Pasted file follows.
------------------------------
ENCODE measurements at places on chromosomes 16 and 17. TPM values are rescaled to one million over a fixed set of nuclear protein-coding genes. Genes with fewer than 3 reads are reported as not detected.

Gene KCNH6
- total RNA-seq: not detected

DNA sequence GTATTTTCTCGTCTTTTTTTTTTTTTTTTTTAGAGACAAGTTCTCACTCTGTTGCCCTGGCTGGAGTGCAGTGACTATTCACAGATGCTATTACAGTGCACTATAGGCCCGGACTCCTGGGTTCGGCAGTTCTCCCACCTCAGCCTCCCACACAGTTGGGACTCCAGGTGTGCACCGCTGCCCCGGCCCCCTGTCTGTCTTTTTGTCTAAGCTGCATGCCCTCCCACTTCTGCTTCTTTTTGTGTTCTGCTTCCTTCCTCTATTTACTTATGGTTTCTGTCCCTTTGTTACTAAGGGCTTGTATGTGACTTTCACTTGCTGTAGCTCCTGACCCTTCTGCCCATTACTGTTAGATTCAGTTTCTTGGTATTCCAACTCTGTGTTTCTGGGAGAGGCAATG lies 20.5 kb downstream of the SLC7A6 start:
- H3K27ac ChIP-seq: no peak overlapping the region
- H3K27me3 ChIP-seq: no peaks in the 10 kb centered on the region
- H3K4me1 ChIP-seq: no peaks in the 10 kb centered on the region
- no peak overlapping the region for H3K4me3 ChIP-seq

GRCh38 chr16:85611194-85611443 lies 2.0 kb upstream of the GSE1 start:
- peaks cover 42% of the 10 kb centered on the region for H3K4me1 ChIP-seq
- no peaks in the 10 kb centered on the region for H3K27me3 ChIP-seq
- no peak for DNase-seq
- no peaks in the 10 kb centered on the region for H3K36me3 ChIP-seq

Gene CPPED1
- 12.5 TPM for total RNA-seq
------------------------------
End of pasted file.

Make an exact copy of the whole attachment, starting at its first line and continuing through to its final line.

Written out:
ENCODE measurements at places on chromosomes 16 and 17. TPM values are rescaled to one million over a fixed set of nuclear protein-coding genes. Genes with fewer than 3 reads are reported as not detected.

Gene KCNH6
- total RNA-seq: not detected

DNA sequence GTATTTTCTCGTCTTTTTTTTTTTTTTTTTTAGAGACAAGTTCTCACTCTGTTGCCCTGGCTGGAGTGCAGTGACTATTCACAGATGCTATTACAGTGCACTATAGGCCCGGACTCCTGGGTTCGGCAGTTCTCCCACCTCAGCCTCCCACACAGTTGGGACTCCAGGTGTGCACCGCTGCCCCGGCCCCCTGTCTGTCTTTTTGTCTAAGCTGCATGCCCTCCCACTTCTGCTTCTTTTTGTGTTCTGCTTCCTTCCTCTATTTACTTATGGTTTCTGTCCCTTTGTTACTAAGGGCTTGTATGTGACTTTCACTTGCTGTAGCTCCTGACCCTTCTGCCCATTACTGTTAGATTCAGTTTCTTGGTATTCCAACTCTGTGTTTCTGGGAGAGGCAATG lies 20.5 kb downstream of the SLC7A6 start:
- H3K27ac ChIP-seq: no peak overlapping the region
- H3K27me3 ChIP-seq: no peaks in the 10 kb centered on the region
- H3K4me1 ChIP-seq: no peaks in the 10 kb centered on the region
- no peak overlapping the region for H3K4me3 ChIP-seq

GRCh38 chr16:85611194-85611443 lies 2.0 kb upstream of the GSE1 start:
- peaks cover 42% of the 10 kb centered on the region for H3K4me1 ChIP-seq
- no peaks in the 10 kb centered on the region for H3K27me3 ChIP-seq
- no peak for DNase-seq
- no peaks in the 10 kb centered on the region for H3K36me3 ChIP-seq

Gene CPPED1
- 12.5 TPM for total RNA-seq